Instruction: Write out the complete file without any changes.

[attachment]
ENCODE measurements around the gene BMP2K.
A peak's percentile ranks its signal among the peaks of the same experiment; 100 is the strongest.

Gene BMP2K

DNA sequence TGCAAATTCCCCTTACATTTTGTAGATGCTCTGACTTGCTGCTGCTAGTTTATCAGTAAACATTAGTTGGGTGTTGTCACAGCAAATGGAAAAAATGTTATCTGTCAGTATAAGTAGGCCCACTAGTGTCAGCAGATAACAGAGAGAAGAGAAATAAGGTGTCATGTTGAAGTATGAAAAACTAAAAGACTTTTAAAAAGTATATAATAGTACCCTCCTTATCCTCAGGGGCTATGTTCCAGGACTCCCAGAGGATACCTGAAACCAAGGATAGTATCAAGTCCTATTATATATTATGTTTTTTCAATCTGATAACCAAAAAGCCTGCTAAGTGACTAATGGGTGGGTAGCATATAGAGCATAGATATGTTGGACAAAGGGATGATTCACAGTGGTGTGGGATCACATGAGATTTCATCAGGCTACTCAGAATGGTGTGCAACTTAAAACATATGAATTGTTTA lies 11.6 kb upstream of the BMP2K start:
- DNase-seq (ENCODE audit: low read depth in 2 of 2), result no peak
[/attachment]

ENCODE measurements around the gene BMP2K.
A peak's percentile ranks its signal among the peaks of the same experiment; 100 is the strongest.

Gene BMP2K

DNA sequence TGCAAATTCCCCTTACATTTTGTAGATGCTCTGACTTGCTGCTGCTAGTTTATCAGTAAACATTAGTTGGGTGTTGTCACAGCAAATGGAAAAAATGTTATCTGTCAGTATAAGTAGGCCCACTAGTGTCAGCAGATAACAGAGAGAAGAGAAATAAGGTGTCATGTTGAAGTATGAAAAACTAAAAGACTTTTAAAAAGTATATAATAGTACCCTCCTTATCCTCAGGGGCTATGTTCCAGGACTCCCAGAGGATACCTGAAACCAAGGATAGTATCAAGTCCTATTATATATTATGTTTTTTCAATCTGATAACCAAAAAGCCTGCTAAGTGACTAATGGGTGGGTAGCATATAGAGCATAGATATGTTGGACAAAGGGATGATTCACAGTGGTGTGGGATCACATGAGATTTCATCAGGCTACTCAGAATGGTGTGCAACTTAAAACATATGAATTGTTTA lies 11.6 kb upstream of the BMP2K start:
- DNase-seq (ENCODE audit: low read depth in 2 of 2), result no peak